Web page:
Biography

Wilson was born on April 5, 1916 in Calexico, California. He attended San Diego State College (now San Diego State University) and Otis Art Institute (now Otis College of Art and Design). He served in World War II stateside in the Army commissary, 1940 – 1945. After the war, he was in the Marine Corps Reserve, rising to the rank of colonel, and was a partner in two advertising agencies.

Wilson first became involved in politics campaigning for Dwight D. Eisenhower in 1952. He was recruited to run in the newly created 30th District, based in San Diego, California. When Wilson phoned his wife, Jean Bryant Wilson, with the news he was selected by the Republicans to run, she laughed saying "You a Congressman?" He was elected amid Eisenhower's gigantic landslide that year.

Wilson was reelected 13 times, rarely facing serious opposition as San Diego was a Republican stronghold. His campaigns featured anti-communism themes, stressing the importance of a strong military. He also opposed high taxes, championing rugged individualism instead. While in Congress he became a major spokesman for the defense industry and played a large role in the development of a military presence in San Diego. From 1959 until his retirement he was a member of the House Armed Services Committee. From 1968 to his retirement he served as chair of the National Republican Congressional Committee. He was well-known and popular in San Diego, and would blanket his district with pot holders and other gifts with his name on it during election time. Several households still have the 40-page Bob Wilson Barbecue Cook Book he sent out. While in office, he patented a "Smack-Its", a table-top tetherball game.

In 1980, Wilson decided not to run for a 15th term. He served as co-chairman of American Freedom Coalition with Congressman Richard Ichord. He was a member of the California Society of the Sons of the American Revolution.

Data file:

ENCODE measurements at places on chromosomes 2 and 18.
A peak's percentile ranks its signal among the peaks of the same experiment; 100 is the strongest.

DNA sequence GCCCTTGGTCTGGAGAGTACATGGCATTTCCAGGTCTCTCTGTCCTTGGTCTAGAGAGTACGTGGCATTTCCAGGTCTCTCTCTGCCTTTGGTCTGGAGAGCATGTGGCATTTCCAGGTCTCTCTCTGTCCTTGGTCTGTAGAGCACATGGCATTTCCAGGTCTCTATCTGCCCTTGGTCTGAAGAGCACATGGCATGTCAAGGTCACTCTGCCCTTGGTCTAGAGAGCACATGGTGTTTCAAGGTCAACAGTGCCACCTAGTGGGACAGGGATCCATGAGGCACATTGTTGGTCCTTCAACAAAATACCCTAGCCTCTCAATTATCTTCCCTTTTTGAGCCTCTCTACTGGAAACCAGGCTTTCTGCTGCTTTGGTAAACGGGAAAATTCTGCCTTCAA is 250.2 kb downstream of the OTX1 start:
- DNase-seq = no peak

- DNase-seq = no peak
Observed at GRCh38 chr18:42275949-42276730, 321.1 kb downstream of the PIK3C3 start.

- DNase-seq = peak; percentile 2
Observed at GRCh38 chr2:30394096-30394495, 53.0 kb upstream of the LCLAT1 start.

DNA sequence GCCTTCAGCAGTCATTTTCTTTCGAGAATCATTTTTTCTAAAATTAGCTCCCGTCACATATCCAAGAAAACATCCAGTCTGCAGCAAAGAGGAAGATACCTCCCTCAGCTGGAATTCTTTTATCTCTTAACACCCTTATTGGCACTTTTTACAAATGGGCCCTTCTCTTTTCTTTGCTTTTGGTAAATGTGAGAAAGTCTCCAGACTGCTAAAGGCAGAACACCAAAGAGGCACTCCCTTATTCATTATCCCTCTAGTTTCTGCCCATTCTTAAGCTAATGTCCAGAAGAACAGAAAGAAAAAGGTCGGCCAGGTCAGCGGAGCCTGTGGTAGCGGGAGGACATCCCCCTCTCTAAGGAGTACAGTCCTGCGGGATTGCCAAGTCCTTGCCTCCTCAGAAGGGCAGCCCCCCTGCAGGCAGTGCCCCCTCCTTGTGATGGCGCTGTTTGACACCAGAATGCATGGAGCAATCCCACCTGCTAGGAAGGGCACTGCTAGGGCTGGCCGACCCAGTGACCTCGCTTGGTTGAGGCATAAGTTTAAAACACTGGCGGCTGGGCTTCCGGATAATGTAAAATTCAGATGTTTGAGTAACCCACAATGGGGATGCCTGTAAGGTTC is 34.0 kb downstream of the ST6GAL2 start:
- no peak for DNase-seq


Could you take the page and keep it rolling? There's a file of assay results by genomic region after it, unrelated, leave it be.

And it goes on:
Wilson died on August 12, 1999 in Chula Vista, California, at the age of 83. He is buried at Fort Rosecrans National Cemetery in San Diego.

Bob Wilson Drive at the San Diego Naval Medical Center in Balboa Park is named for Wilson. He once said "the hospital is the most important thing in my entire career in Congress as far as I'm concerned."

On May 8, 2008, Naval Medical Center San Diego was rededicated as Bob Wilson Naval Hospital. Bob Wilson Naval Hospital serves a population of 250,000 active-duty personnel along with those retired from military service. The facility treats 4,000 patients, performs 50 surgical procedures and delivers 10 babies daily with a staff of 6,200, according to Adm. Christine Hunter, the hospital's commander.

Quote

  • "[President Harry Truman's] morally bankrupt administration was riddled from within by graft and grand larceny. The Trumanites had had their day.... It was time to turn the rascals out, to make a clean sweep and reinstate Christian principles of morality on a national level." – quoted from Confessions of a Kinetic Congressman

See also

  • Nugan Hand Bank
  • Confessions of a Kinetic Congressman by Bob Wilson (1996).
  • "Congressman Bob Wilson's Contribution to the Navy and San Diego, 1952–1962", San Diego State University Thesis, 1990 by Alec C. Schiller.
  • Bob Wilson Collection, Booth Historical Photograph Archives, San Diego Historical Society

References

External links

  • United States Congress. "Bob Wilson (id: W000610)". Biographical Directory of the United States Congress.
U.S. House of Representatives
Preceded by
District created
Member of the U.S. House of Representatives
from California's 30th congressional district

January 3, 1953 – January 3, 1963
Succeeded by
Edward R. Roybal
(moved to 36th district)
Preceded by
District created
(moved from 30th district)
Member of the U.S. House of Representatives
from California's 36th congressional district

January 3, 1963 – January 3, 1973
Succeeded by
William M. Ketchum
(moved to 40th district)
Preceded by
District created
(moved from 36th district)
Member of the U.S. House of Representatives
from California's 40th congressional district

January 3, 1973 – January 3, 1975
Succeeded by
Andrew J. Hinshaw
(moved to 41st district)
Preceded by
Lionel Van Deerlin
(moved from 40th district)
Member of the U.S. House of Representatives
from California's 41st congressional district

January 3, 1975 – January 3, 1981
Succeeded by
Bill Lowery
This page was last edited on 16 April 2019, at 19:09